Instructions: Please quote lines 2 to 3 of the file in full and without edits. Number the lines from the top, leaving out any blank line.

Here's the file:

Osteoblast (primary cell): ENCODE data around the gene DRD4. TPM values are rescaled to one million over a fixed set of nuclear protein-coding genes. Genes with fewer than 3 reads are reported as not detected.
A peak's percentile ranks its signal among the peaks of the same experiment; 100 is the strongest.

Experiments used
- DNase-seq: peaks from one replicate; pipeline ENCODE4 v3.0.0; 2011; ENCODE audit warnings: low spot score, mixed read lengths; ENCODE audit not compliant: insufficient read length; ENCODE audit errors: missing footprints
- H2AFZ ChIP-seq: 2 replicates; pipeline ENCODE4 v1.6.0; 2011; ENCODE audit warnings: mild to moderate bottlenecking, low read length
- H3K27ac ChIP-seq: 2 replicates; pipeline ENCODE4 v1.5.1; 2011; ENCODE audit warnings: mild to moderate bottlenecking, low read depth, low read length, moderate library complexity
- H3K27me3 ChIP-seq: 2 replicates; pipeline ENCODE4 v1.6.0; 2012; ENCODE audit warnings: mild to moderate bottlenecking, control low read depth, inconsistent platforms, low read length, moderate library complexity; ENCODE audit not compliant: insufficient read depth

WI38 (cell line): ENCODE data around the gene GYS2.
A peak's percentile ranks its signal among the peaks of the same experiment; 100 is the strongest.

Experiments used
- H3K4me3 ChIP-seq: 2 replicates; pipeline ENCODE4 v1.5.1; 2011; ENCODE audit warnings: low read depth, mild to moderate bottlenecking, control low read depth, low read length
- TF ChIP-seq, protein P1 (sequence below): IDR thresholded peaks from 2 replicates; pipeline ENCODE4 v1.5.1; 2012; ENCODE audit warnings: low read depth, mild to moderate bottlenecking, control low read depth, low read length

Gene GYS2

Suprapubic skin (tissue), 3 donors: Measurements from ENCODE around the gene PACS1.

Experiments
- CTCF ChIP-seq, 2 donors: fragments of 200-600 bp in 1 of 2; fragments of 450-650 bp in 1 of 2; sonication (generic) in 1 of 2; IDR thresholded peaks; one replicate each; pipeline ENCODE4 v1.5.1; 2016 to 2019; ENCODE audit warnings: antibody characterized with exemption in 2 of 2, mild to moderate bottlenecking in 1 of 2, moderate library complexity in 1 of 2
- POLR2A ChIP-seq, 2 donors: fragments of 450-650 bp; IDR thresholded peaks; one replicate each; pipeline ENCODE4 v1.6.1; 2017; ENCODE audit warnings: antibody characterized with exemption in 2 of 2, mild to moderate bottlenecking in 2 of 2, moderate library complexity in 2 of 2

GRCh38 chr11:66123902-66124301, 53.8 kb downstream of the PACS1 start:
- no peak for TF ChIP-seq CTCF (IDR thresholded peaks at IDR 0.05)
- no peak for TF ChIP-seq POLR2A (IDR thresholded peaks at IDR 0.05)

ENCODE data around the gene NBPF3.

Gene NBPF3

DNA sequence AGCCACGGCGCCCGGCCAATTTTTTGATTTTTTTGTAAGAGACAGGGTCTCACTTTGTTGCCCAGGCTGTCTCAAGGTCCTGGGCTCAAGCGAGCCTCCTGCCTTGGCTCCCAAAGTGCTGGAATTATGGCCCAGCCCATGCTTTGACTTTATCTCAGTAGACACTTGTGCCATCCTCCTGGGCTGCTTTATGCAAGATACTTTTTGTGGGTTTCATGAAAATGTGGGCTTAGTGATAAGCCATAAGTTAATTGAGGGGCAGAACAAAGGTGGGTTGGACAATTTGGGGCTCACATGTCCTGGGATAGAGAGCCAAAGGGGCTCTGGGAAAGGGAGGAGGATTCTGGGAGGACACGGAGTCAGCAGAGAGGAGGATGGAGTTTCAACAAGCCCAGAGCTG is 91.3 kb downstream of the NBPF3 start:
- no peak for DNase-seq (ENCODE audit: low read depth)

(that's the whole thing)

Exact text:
A peak's percentile ranks its signal among the peaks of the same experiment; 100 is the strongest.

Experiments used